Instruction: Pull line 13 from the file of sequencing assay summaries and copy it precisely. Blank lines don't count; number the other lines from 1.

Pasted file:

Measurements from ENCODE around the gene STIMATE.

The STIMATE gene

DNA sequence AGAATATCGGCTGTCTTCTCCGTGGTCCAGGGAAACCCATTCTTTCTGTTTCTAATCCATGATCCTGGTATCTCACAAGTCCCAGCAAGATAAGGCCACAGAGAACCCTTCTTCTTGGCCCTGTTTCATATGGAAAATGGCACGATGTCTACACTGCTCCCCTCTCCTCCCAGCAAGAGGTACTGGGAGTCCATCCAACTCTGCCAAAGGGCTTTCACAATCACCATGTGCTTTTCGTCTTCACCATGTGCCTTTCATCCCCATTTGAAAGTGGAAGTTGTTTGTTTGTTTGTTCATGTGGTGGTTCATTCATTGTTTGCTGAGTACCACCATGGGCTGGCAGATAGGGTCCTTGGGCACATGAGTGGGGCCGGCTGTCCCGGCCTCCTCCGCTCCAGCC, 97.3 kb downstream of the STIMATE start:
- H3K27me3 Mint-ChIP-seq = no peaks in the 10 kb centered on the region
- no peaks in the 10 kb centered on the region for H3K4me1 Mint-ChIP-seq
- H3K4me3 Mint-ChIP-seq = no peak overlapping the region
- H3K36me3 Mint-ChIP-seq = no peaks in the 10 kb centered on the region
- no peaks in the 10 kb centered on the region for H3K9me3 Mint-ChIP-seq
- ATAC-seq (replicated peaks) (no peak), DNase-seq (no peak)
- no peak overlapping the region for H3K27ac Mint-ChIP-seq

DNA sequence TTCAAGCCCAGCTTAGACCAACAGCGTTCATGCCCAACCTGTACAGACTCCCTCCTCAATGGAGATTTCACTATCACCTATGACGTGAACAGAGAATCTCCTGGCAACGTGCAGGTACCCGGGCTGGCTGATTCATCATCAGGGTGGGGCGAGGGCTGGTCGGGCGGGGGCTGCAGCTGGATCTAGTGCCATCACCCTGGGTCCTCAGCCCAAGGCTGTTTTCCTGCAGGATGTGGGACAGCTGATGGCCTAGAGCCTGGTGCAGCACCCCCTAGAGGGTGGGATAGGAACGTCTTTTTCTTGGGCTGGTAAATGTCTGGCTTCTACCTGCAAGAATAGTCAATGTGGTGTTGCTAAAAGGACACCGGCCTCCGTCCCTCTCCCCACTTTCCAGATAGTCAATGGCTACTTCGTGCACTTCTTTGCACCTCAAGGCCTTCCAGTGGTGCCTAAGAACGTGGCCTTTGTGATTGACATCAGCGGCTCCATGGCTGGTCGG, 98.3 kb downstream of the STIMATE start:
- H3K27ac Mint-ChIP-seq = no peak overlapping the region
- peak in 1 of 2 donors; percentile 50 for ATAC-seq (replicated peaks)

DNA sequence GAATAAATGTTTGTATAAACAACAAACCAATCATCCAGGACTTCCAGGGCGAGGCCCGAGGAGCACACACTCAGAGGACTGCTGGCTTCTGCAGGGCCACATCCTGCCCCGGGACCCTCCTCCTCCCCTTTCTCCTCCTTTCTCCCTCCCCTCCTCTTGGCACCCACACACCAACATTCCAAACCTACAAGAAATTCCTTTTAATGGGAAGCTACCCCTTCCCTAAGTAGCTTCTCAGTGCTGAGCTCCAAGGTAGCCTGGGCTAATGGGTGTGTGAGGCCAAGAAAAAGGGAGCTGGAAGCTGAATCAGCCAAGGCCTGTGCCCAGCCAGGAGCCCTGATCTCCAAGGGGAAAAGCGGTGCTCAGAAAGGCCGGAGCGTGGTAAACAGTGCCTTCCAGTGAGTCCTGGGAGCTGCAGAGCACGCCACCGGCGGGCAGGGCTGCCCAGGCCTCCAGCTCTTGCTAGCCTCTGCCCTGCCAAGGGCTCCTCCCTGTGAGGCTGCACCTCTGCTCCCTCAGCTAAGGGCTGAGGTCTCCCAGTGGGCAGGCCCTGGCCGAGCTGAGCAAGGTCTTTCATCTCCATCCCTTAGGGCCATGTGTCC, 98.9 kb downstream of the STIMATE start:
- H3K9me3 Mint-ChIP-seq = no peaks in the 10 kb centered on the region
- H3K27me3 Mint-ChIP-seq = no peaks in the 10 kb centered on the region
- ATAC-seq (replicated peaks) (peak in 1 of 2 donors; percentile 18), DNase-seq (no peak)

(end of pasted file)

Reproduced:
- peak in 1 of 2 donors; percentile 50 for ATAC-seq (replicated peaks)